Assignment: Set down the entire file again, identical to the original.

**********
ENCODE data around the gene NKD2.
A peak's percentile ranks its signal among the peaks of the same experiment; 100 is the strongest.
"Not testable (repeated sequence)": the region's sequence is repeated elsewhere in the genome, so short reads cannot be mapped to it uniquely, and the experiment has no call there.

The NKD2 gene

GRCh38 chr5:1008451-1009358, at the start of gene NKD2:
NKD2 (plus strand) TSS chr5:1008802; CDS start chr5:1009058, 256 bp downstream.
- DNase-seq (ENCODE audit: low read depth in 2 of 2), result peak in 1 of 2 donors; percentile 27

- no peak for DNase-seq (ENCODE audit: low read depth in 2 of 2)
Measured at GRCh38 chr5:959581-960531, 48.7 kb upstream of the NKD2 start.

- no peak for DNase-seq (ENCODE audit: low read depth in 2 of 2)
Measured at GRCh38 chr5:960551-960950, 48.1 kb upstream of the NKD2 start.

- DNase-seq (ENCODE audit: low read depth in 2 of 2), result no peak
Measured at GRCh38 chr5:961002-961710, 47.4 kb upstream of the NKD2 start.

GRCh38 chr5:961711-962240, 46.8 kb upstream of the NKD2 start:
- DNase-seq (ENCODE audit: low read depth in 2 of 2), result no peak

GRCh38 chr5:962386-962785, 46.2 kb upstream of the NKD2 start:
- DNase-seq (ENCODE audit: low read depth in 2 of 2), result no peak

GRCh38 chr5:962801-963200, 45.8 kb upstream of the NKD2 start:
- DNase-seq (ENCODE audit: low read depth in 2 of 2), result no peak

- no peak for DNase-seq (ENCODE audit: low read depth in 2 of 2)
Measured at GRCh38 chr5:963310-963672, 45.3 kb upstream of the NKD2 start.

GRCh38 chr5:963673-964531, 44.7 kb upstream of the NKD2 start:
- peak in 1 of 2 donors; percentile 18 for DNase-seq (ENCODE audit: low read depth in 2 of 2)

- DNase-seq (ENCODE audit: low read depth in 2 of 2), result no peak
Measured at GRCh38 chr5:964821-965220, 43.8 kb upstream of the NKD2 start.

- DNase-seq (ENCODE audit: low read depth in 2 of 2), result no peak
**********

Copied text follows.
ENCODE data around the gene NKD2.
A peak's percentile ranks its signal among the peaks of the same experiment; 100 is the strongest.
"Not testable (repeated sequence)": the region's sequence is repeated elsewhere in the genome, so short reads cannot be mapped to it uniquely, and the experiment has no call there.

The NKD2 gene

GRCh38 chr5:1008451-1009358, at the start of gene NKD2:
NKD2 (plus strand) TSS chr5:1008802; CDS start chr5:1009058, 256 bp downstream.
- DNase-seq (ENCODE audit: low read depth in 2 of 2), result peak in 1 of 2 donors; percentile 27

- no peak for DNase-seq (ENCODE audit: low read depth in 2 of 2)
Measured at GRCh38 chr5:959581-960531, 48.7 kb upstream of the NKD2 start.

- no peak for DNase-seq (ENCODE audit: low read depth in 2 of 2)
Measured at GRCh38 chr5:960551-960950, 48.1 kb upstream of the NKD2 start.

- DNase-seq (ENCODE audit: low read depth in 2 of 2), result no peak
Measured at GRCh38 chr5:961002-961710, 47.4 kb upstream of the NKD2 start.

GRCh38 chr5:961711-962240, 46.8 kb upstream of the NKD2 start:
- DNase-seq (ENCODE audit: low read depth in 2 of 2), result no peak

GRCh38 chr5:962386-962785, 46.2 kb upstream of the NKD2 start:
- DNase-seq (ENCODE audit: low read depth in 2 of 2), result no peak

GRCh38 chr5:962801-963200, 45.8 kb upstream of the NKD2 start:
- DNase-seq (ENCODE audit: low read depth in 2 of 2), result no peak

- no peak for DNase-seq (ENCODE audit: low read depth in 2 of 2)
Measured at GRCh38 chr5:963310-963672, 45.3 kb upstream of the NKD2 start.

GRCh38 chr5:963673-964531, 44.7 kb upstream of the NKD2 start:
- peak in 1 of 2 donors; percentile 18 for DNase-seq (ENCODE audit: low read depth in 2 of 2)

- DNase-seq (ENCODE audit: low read depth in 2 of 2), result no peak
Measured at GRCh38 chr5:964821-965220, 43.8 kb upstream of the NKD2 start.

- DNase-seq (ENCODE audit: low read depth in 2 of 2), result no peak